Advocates say 22 Texas inmates remain on hunger strike, but state disputes figure

Prisoners in Texas who have been held in solitary confinement in some cases for more than 20 years are on hunger strike to protest their brutal form of incarceration in the face of threats of retaliation from state authorities.

Outside advocates working with the protesting inmates say that, at their last count, 22 men continue to refuse food, and two of them have been on hunger strike since the start of the action on January 10.

A spokesman for the Texas Department of Criminal Justice (TDCJ) disputed those numbers, saying they only knew of six men on strike, none of whom had protested from the start.

The action is aimed at Texas’ widespread use of solitary confinement, in which male inmates are locked up in solitary confinement for 22 hours or more a day as a means, authorities say, to disrupt gangs. There are currently more than 3,000 prisoners being held in “restrictive housing,” as the state refers to solitary confinement cells, 138 of whom have been there for more than 20 years.

Texas has by far the largest number of prisoners held in solitary confinement for more than a decade of any state in the union. All death row inmates are also permanently isolated, and a class action lawsuit was filed last month calling for an end to this “cruel and unusual punishment.”

Messages sent by inmates participating in the hunger strike describe measures taken by prison staff to disrupt the action, including threats of reprisals and forced cell searches. Joshua Sweeting, a leading supporter of the protest who is currently refusing food at the Coffield Unit, a TDCJ prison in Anderson County, Texas, said his cell had been searched three times in the past few days.

“It is 5:31 a.m. They just ran to my cell with the gas mask on and took me out, they broke my cell,” she wrote in a message. He was held in a 2-foot by 2-foot vertical cage known as a “legal cell” for about an hour while the search was conducted.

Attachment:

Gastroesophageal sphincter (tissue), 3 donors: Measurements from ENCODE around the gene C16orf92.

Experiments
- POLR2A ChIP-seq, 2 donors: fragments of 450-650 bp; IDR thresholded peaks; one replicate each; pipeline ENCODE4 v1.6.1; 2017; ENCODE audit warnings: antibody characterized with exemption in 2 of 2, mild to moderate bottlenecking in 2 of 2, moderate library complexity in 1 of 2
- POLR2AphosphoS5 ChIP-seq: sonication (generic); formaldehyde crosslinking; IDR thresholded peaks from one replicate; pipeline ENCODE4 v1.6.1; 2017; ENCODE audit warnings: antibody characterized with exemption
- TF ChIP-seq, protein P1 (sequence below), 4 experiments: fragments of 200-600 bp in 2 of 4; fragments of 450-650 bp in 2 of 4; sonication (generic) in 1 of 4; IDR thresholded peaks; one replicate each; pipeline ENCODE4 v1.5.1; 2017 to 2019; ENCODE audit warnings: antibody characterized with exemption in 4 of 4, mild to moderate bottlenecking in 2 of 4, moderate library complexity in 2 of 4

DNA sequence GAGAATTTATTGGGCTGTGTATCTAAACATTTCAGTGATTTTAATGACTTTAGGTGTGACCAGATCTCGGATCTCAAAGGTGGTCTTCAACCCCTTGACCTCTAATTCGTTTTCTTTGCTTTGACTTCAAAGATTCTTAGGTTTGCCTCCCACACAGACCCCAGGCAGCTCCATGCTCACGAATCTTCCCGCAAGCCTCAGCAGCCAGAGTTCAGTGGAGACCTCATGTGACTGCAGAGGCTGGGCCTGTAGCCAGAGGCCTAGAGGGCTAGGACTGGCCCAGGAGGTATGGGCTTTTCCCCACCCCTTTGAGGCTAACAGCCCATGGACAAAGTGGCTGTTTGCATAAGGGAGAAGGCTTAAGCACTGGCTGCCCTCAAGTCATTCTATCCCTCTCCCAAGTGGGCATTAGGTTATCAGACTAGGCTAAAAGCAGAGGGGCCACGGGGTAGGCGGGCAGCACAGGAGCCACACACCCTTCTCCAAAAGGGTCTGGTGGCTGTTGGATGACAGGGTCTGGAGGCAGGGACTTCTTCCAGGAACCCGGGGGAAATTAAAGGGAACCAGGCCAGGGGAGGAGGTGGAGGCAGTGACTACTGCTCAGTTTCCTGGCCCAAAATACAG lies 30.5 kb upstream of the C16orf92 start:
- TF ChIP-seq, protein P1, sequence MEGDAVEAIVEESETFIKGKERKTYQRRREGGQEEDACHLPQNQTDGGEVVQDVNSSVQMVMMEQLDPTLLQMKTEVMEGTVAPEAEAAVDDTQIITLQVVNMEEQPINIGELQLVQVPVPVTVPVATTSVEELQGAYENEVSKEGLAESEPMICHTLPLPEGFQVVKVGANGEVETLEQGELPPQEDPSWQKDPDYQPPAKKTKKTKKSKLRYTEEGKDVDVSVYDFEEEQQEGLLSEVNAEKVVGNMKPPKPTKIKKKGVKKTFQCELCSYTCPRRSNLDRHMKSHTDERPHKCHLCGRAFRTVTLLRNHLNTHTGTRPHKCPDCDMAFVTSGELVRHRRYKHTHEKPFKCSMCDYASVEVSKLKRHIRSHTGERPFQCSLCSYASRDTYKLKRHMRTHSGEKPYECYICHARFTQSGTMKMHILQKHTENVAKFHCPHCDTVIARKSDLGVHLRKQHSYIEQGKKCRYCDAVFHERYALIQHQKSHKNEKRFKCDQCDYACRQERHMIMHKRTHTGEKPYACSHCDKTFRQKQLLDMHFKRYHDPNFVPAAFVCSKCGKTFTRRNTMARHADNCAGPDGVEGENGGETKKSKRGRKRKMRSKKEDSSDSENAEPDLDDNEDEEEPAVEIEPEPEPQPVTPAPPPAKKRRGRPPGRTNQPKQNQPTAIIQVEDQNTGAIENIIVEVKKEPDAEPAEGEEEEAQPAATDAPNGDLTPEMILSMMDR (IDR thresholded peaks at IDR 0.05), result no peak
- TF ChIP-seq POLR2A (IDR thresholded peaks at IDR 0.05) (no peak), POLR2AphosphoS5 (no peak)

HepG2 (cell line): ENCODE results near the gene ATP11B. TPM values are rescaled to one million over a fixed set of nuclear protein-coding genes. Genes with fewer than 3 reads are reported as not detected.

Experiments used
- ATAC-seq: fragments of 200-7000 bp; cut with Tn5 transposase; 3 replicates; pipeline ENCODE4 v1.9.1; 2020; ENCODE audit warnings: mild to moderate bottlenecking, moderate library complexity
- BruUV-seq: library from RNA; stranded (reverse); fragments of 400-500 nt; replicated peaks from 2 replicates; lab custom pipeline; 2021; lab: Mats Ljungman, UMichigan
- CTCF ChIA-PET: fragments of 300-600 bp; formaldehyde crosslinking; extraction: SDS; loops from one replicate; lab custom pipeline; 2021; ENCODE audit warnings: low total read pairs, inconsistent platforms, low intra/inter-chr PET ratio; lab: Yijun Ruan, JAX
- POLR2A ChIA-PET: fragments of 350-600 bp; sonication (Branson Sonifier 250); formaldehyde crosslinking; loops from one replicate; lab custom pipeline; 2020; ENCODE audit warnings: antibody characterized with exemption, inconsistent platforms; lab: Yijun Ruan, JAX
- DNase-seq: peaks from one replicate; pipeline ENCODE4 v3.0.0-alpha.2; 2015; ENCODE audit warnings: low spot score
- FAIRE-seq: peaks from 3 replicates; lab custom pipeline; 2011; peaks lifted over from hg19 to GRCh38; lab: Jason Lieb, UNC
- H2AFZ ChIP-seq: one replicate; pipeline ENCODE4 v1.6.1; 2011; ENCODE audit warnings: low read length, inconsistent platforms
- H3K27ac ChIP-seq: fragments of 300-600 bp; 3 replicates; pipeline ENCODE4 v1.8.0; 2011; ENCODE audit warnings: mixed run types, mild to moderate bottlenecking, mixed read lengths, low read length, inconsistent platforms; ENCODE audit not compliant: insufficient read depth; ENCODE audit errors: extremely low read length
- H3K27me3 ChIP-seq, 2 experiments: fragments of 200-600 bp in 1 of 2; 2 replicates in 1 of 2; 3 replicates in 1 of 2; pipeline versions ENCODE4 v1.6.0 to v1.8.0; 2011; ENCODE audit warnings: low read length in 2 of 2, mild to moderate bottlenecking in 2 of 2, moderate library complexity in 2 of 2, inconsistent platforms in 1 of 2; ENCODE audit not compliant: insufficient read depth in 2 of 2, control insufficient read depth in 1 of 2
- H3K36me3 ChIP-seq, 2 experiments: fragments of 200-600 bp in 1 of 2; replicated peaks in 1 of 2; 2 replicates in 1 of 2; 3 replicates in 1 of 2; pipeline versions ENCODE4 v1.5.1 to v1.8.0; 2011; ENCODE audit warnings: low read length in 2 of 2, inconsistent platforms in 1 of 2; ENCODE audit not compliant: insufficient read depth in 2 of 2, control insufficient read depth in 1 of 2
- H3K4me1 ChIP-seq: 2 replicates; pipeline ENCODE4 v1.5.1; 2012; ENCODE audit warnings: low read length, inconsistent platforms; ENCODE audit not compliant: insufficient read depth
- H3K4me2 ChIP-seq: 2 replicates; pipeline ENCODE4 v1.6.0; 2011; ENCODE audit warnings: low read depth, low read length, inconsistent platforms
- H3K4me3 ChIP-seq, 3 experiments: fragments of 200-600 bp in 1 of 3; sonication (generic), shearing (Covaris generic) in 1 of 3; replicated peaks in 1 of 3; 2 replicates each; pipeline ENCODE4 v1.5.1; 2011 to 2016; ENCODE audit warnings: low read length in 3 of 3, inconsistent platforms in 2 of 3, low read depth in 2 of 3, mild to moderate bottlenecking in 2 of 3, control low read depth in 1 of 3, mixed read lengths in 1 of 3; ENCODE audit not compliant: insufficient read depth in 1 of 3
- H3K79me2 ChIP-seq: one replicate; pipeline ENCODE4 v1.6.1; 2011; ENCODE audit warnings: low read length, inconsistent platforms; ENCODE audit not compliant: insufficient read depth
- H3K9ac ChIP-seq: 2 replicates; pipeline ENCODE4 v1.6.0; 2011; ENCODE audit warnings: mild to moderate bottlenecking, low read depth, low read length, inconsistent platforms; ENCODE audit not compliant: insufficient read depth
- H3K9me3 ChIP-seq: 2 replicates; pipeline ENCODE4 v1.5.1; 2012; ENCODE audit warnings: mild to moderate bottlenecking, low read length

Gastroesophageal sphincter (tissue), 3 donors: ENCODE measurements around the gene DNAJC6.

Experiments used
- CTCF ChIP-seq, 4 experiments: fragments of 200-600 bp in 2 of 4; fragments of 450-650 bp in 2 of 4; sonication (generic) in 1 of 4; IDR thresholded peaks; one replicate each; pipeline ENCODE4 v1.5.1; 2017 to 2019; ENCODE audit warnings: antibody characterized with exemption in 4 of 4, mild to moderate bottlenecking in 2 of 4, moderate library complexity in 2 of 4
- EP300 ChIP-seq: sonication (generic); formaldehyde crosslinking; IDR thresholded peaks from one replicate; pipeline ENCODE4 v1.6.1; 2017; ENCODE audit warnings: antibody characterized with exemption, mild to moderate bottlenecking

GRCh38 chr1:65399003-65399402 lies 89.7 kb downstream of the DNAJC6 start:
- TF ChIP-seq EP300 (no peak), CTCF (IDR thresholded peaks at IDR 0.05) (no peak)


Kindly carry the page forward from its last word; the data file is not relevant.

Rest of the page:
“I came back and my property was all over my cell. They took my photos and some papers. I’m sure it’s a retaliation.”

Sweeting said there were 13 men on his wing who had returned to hunger strike after a break. He said the repeated searches of his cell and the destruction of his personal belongings “only strengthen my will. It also shows others exactly why we are protesting in the first place. We are simply asking to be heard and to do it in a very peaceful way.”

The organizers of the hunger strike have presented a series of demands to the prison authorities. As a priority, they want an end to the use of solitary confinement as a form of control against prison gangs in which anyone suspected of gang affiliation is isolated indefinitely.

Instead, the strikers say, solitary confinement should be reserved only for prisoners who are a real and present danger to themselves or others, based on their actual behavior.

In his messages, Sweeting said that the inmates were suspicious of the TDCJ’s intentions. “We have been lied to for so long that we cannot accept ‘promises,’” she said. “We just want them to keep their word.”

Brittany Robertson, an external representative for the hunger strikers, said the men wanted access to information that they are currently denied and that would prepare them for rehabilitation and return to society.

“They are asking for equal access to religious programming, job search apps, etc., so they can improve,” he said.

Robertson said that in addition to repeated cell searches, participants in the action were denied family visits and threatened with force-feeding.

Amanda Hernandez, the TDCJ’s director of communications, told The Guardian that “no sanctions or threats were used. No concessions have been made.” She said indefinite solitary confinement, or “security detention,” was judiciously used by the department “to enhance staff and inmate safety.”

Hernández added: “Prisoners who are confirmed members of the most organized and dangerous prison gangs” were incarcerated in isolation, along with prisoners who were at risk of flight and those who committed assaults or other serious crimes while inside.

Amite Dominick, founder of Texas Prisons Community Advocates, which works with inmates and their families, said the hunger strike was the result of extreme conditions that put inmates’ mental health and lives at risk. “These people are so desperate,” she said.

“They have been pleading and pleading, and no one has heard them cry. Texas is the most punitive state when it comes to solitary confinement. We are archaic in the way we treat human beings, and our legislators and authorities are doing nothing to fix it.”

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